The Indiana Department of Health made new changes to its dashboard. Hoosier physicians push back on Attorney General Todd Rokita’s advisory on unproven COVID-19 treatments. And Indiana has reported fewer than 1,000 new cases statewide for seven days.
Indiana’s weekly reported COVID-19 cases dropped significantly again in the last week, reporting only 4,651 new cases.
Hospitalizations are also down significantly – the state’s COVID-19 hospital census is at its lowest since Aug. 1, at 932. IDOH added 255 new deaths to its total in the last week.
The Indiana Department of Health announced a few new changes to its COVID-19 dashboard, and also slightly changed how it reports new COVID-19 cases. Before last week, IDOH connected cases to the date they were reported to the state.
But IDOH changed that, instead linking cases to the date of the positive test – aligning it more with how the state reports COVID-19 deaths. That change also means cases will be reported over the course of several days. IDOH’s dashboard now indicates a five-day period of preliminary data.
The state also eliminated individual positivity rates and testing data from its COVID-19 dashboard. In a statement, State Health Commissioner Dr. Kris Box said that was because of the availability of at-home tests – which are not reported to the state.
And following its announcement about ending the school COVID-19 dashboard, IDOH will replace it with a youth COVID-19 dashboard, which will be launched on Monday.
Ivermectin and other drugs like hydroxychloroquine have become political flashpoints during the pandemic as anti-vaccine groups have falsely propagated the drugs as effective COVID-19 treatments. Up until now, there are no credible scientific studies that suggest that.
Now, an Indianapolis doctor on the COVID-19 frontlines worries a statement issued by Indiana Attorney General Todd Rokita will fuel misinformation about unproven COVID-19 treatments and sow distrust with the medical community.
On Wednesday, Rokita issued a legal opinion stating that doctors can legally prescribe ivermectin and hydroxychloroquine, which are FDA-approved for other purposes, to treat COVID-19. Five state lawmakers — Sen. Mike Gaskill (R-Pendleton), Sen. Eric Koch (R-Bedford), Sen. James Tomes (R-Wadesville), Rep. Jim Lucas (R-Seymour) and Rep. Elizabeth Rowray (R-Yorktown) — asked Rokita, a Republican, for guidance on the matter, according to a press release.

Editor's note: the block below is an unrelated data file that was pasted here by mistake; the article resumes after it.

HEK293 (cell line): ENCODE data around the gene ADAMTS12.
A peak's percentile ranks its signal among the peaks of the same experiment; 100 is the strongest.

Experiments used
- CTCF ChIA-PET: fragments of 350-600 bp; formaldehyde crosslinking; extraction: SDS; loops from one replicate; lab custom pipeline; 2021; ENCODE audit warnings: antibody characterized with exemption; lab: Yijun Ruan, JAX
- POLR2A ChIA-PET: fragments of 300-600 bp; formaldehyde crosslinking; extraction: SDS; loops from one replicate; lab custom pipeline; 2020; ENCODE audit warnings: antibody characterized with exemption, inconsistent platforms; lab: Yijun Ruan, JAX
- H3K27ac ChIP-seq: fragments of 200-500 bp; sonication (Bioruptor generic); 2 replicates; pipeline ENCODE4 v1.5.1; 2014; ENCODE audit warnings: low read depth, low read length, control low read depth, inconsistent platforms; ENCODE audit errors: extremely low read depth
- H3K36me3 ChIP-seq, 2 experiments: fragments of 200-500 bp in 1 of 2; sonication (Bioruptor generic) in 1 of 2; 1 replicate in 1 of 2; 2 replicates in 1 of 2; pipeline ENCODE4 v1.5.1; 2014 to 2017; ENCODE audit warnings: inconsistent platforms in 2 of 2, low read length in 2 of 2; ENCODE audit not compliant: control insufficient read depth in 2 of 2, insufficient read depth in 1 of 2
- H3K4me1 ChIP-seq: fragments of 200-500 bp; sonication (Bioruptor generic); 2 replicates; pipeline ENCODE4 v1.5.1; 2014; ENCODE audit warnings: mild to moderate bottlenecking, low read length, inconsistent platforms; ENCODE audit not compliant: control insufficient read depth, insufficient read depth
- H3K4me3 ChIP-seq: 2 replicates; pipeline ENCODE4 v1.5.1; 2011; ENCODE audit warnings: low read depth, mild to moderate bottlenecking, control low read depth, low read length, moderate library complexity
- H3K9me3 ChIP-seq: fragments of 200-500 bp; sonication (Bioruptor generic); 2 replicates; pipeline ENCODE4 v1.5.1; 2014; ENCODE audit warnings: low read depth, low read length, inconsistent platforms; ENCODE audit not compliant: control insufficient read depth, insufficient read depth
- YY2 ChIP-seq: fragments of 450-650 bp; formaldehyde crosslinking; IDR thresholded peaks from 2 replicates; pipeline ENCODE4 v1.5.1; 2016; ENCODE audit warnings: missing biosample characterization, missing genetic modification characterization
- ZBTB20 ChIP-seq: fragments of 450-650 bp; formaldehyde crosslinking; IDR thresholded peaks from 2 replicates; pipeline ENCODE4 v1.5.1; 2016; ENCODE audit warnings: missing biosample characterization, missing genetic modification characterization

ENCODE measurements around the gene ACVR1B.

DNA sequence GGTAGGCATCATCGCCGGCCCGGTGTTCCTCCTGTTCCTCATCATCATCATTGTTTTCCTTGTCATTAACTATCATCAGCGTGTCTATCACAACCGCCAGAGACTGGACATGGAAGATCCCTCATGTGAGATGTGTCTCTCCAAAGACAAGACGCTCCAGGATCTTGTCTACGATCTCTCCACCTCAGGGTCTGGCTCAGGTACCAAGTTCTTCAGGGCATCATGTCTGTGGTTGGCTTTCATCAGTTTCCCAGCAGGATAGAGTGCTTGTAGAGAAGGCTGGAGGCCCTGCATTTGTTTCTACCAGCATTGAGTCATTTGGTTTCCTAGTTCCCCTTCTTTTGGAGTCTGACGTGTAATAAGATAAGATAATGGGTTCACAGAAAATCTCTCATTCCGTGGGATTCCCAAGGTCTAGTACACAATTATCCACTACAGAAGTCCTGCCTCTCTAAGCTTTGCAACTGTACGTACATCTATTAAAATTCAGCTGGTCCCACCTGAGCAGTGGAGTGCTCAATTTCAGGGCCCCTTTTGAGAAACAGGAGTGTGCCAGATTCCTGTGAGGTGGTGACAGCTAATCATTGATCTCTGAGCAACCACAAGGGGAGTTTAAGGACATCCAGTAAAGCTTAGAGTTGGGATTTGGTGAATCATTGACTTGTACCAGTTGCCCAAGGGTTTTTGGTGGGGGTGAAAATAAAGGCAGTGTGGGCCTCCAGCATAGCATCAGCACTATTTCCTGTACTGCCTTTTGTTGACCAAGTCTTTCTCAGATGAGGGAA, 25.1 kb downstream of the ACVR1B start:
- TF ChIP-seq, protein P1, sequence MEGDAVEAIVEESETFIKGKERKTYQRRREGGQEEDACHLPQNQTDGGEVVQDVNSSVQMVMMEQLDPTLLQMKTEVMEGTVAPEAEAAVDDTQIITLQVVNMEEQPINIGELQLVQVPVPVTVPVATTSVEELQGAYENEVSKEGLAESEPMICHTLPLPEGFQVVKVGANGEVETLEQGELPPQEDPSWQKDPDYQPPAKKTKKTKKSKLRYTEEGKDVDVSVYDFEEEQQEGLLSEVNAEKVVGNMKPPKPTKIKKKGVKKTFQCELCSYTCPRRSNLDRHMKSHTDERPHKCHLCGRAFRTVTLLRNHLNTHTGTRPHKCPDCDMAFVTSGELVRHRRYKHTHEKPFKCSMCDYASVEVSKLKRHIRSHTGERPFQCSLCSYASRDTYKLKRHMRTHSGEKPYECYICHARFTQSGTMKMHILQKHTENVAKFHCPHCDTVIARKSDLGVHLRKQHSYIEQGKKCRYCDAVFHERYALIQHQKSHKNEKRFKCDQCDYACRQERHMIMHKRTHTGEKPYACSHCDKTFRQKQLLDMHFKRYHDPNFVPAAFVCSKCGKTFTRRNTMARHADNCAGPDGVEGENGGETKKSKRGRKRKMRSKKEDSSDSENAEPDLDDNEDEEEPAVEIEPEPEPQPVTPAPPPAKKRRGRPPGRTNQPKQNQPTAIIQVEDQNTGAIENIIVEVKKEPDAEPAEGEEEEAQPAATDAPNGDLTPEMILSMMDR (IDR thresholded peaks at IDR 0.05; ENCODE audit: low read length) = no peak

Dr. Gabriel Bosslet, a pulmonary and critical care physician and associate professor at the Indiana University School of Medicine, said Rokita’s statement was unnecessary and likely issued for political purposes.
“This statement … is stoking a group of individuals out there who feel that somehow the medical establishment has decided that it's going to avoid treating COVID-19 with effective therapies, because we have some nefarious plot to make sure that the pharmaceutical companies make a lot of money from the vaccine,” Bosslet said. “None of that's true.”
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Bosslet said clinical trials are conducted for a reason — to ensure treatments are effective and that any potential harms are outweighed by benefits. But too often, during the pandemic, political figures have made claims about treatments without evidence to back them up.
All IN learns about new research on the COVID-19 vaccine, specifically around its effectiveness over time. And they also talk to a doctor about the efficacy of the vaccine on pregnant women.
Health systems are still struggling to keep up with demand despite declining COVID-19 hospitalizations.
Indiana University Health – the state’s largest health system – said it’s working through a backlog of delayed elective procedures.
Dr. Chris Weaver, the senior vice president of clinical effectiveness at IU Health, said those decisions are made at the individual hospital level.
"We've rescheduled some of those surgeries out, we look at that closely each and every day across each of our hospitals and make those decisions," Weaver said.